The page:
Lila Garrott Reviews Time’s Convert by Deborah Harkness

Time’s Convert, Deborah Harkness (Viking 978-0-399-56451-2, $29.00, 409pp, hc) Sep­tember 2018.

Time’s Convert is the fourth of Deborah Hark­ness’s All Souls series, and is the beginning of a new trilogy. It’s a cross between a supernatural romance, a domestic slice-of-life-with-magic, and an historical picaresque: a long, roomy, eclectic novel set on being almost all things to almost all readers. The world of the series contains four separate species of human-appearing hominids, namely regular humans, vampires, witches, and daemons, as well as interventionist deities, com­plicated familial relationships, peculiar vampire customs, adorable small children, dragons, grif­fins, sumptuous architecture, art, furniture, and occasional time travel. The mood ranges from tragic to dramatic to light-hearted, sometimes on the same page, and there are a plethora of characters with various motivations, difficulties, backstories, and abilities. The scope is epic, but the details are sketched in with gentle precision. The astonishing thing is how enjoyable, emotion­ally satisfying, and crammed full of elements the novel manages to be, while never containing more than exceedingly trace quantities of plot.

As a romance novel, the book is unusual in that the emotional aspects of the romance have been completely settled before the book ever begins. Phoebe Taylor, twenty-three years old and human, decides to become a vampire in order to marry her lover Marcus, who already is one. Her rebirth as a vampire, her courses of study in her new pow­ers, and her fraught interactions with her family of origin (supportive, but worried) are overseen by Marcus’s family, the ancient and wealthy de Clermonts. Traditionalist vampires, the de Cler­monts adhere to strict social codes, which mean that Phoebe and Marcus cannot see each other for ninety days after she switches species. One major thread follows Phoebe and her guardians in Paris, as she learns to hunt, follow etiquette, and assert her own personality without losing self-control.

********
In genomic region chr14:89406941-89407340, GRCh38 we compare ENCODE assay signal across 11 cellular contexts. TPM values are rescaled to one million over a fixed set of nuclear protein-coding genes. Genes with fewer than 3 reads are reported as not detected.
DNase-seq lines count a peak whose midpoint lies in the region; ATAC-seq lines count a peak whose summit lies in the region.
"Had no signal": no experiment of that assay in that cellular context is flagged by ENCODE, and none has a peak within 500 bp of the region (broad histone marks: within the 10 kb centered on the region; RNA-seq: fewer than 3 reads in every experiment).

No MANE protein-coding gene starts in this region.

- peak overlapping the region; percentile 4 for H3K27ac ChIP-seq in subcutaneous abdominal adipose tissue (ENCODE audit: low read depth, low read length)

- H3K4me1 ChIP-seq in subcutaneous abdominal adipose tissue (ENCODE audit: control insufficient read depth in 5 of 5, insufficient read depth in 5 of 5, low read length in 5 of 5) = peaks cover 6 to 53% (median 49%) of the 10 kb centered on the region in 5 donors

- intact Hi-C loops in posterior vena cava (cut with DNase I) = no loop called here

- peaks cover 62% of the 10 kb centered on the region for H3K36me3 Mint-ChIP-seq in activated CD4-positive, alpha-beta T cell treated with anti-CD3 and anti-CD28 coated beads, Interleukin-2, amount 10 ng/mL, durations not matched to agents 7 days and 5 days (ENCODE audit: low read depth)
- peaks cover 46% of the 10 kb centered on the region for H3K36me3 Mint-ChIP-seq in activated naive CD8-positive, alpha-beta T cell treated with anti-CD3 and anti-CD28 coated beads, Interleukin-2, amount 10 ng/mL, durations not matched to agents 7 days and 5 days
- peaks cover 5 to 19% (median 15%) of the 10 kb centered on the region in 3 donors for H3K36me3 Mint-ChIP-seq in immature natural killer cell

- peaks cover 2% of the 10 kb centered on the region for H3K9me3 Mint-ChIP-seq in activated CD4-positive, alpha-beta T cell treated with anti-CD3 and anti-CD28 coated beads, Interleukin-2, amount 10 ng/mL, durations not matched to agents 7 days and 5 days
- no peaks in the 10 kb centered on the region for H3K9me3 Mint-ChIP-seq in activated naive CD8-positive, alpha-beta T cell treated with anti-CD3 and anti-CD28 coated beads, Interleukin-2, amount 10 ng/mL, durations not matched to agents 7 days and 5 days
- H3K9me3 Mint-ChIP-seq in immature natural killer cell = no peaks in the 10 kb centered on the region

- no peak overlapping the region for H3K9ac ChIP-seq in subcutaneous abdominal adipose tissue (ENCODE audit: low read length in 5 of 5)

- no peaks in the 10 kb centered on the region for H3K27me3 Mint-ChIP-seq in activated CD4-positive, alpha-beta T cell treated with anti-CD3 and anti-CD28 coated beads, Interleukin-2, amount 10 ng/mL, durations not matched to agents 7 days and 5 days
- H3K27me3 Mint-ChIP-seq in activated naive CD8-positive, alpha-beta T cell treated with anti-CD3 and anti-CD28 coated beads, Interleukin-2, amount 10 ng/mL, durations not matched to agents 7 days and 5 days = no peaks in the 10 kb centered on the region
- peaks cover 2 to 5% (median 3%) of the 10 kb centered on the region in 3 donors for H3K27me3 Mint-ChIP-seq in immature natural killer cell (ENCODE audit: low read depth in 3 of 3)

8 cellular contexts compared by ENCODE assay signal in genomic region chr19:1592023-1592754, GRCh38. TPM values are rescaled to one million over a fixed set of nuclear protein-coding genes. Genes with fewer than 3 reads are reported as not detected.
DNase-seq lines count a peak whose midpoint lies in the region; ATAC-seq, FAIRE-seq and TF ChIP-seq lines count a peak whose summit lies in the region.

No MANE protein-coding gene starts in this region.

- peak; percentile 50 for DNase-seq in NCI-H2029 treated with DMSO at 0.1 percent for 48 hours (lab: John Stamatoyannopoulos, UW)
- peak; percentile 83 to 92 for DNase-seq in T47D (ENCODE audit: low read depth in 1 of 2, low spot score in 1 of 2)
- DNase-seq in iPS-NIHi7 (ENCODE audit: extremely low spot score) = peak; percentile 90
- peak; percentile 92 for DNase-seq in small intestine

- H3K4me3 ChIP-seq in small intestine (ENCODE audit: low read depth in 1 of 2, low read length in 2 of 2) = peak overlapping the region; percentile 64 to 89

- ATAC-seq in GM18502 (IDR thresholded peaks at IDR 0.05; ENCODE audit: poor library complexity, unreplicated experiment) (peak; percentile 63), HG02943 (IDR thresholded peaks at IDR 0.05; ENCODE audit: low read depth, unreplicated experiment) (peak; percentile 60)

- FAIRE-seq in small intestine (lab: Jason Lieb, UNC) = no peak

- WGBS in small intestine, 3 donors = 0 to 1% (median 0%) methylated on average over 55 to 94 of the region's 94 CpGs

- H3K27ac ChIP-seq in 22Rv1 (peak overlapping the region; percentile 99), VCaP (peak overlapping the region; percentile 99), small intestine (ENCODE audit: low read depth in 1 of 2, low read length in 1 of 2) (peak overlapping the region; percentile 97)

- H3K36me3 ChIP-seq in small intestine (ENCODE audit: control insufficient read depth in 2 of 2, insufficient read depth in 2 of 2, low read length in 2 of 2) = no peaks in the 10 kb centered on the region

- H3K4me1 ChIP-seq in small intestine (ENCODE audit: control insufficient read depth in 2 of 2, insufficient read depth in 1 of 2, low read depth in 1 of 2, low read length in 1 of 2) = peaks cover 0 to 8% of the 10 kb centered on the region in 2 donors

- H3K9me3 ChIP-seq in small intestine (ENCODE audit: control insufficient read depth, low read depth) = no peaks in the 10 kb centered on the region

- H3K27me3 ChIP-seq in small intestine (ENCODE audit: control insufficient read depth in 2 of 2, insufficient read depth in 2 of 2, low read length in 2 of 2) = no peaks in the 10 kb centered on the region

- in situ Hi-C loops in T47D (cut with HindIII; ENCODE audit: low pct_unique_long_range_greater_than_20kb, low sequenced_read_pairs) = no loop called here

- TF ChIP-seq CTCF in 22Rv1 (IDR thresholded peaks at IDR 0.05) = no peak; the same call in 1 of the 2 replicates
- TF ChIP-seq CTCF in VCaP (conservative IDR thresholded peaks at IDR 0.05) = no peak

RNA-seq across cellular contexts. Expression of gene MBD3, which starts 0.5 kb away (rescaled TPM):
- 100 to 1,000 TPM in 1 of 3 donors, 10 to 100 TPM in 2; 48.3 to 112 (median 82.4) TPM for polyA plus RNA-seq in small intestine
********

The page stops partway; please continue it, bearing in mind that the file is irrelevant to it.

Marcus, meanwhile, joins another family in the French countryside. His vampiric maker/father, Matthew, and Matthew’s witch wife, Diana, pro­tagonist of the previous trilogy, are raising their twin toddlers at an ancestral estate. Another thread of the novel follows the precocious appearance of the twins’ vampiric and witch powers, and the question of whether the family should enchant them to prevent them from using their magic until they are older.

The final major thread is Marcus’s reflections on his previous history and his attempts to recon­cile himself to past mistakes. This takes the form of flashbacks to the 1770s, when a young and human Marcus served in the American medical corps during the Revolutionary War, and moves forward through his history as a brash young vam­pire, picking up such historical greatest hits as the French Revolution and the yellow fever epidemic that almost depopulated Philadelphia. Marcus hobnobs with Benjamin Franklin, Thomas Paine, Marat (apparently secretly a daemon), and the Marquis de Lafayette, all the while fighting with his vampiric family and trying to come to terms with the actions he took to rid himself of the abusiveness of his human one.

There is no single antagonist, though various characters take on that role at various points. Fam­ily squabbles are eventually settled through time and discussion, and the only real obstacle to most characters’ goals is that neither the progression of history nor transmogrification into an immortal automatically solves anyone’s psychological issues. It’s always obvious that Phoebe and Mar­cus will reunite and marry, as they planned: the question is how well-prepared and healthy they will be when they do. Suspense, therefore, is not really a component of the novel, but would also be beside the point. This is a book about slow healing and slow growth, and its epic length and sprawling world are necessary to give the characters enough space for that healing and growth to proceed in a realistic way.

That said, things do occasionally become too convoluted. People who have not read the preceding trilogy may well not be able to figure out exactly how everyone is related to one another, or why a particular piece of vampire etiquette makes any sense. The book’s threads interweave well, mostly, but one gets the sense with the domestic raising-children side that Harkness was shoehorning in some reason for the previous protagonist to be relevant, and then continued to shovel in complications in hopes of keeping things moving. This was not necessary and feels contrived, especially since said protagonist turns out to be able to solve her problems basically by telling all the other adults to shut up, which she could conceivably have done at any point.

Also, though there are many wonderful female characters with agency, personality, and interesting backstories, the males who get the most focus tend to be, for various reasons, compelled to behave in very standard romance-novel ways – Matthew, for instance, has a disease called bloodrage, which makes him occasionally lose control, isolate him­self, and brood about enough for a Brontë. This means that the men don’t feel as three-dimensional as the women, more wish-fulfillment than accurate portrait. Given the preponderance of books in which precisely the opposite is true, this may not actually qualify as a flaw.

It should be interesting to see where Harkness’s at­tention moves next in this trilogy, as she has her pick of possible situations, characters, and settings. Re­sults, based on this book, promise to be entertaining.

This review and more like it in the September 2018 issue of Locus.

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